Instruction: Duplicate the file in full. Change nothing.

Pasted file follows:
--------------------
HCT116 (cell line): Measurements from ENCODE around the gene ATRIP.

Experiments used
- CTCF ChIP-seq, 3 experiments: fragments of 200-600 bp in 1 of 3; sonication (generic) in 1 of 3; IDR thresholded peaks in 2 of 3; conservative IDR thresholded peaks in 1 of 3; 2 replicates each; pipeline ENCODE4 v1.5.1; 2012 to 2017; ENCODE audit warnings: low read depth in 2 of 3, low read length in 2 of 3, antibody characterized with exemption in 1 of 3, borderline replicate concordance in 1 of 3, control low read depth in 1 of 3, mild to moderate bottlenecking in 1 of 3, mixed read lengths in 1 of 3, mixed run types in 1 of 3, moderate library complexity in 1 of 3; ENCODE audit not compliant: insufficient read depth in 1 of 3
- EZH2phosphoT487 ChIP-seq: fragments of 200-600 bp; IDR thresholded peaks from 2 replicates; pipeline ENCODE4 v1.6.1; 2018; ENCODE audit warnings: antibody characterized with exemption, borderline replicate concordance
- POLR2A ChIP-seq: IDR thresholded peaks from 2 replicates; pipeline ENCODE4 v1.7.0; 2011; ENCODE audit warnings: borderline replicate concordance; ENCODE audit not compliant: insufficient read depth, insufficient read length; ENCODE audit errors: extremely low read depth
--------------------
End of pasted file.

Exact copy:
HCT116 (cell line): Measurements from ENCODE around the gene ATRIP.

Experiments used
- CTCF ChIP-seq, 3 experiments: fragments of 200-600 bp in 1 of 3; sonication (generic) in 1 of 3; IDR thresholded peaks in 2 of 3; conservative IDR thresholded peaks in 1 of 3; 2 replicates each; pipeline ENCODE4 v1.5.1; 2012 to 2017; ENCODE audit warnings: low read depth in 2 of 3, low read length in 2 of 3, antibody characterized with exemption in 1 of 3, borderline replicate concordance in 1 of 3, control low read depth in 1 of 3, mild to moderate bottlenecking in 1 of 3, mixed read lengths in 1 of 3, mixed run types in 1 of 3, moderate library complexity in 1 of 3; ENCODE audit not compliant: insufficient read depth in 1 of 3
- EZH2phosphoT487 ChIP-seq: fragments of 200-600 bp; IDR thresholded peaks from 2 replicates; pipeline ENCODE4 v1.6.1; 2018; ENCODE audit warnings: antibody characterized with exemption, borderline replicate concordance
- POLR2A ChIP-seq: IDR thresholded peaks from 2 replicates; pipeline ENCODE4 v1.7.0; 2011; ENCODE audit warnings: borderline replicate concordance; ENCODE audit not compliant: insufficient read depth, insufficient read length; ENCODE audit errors: extremely low read depth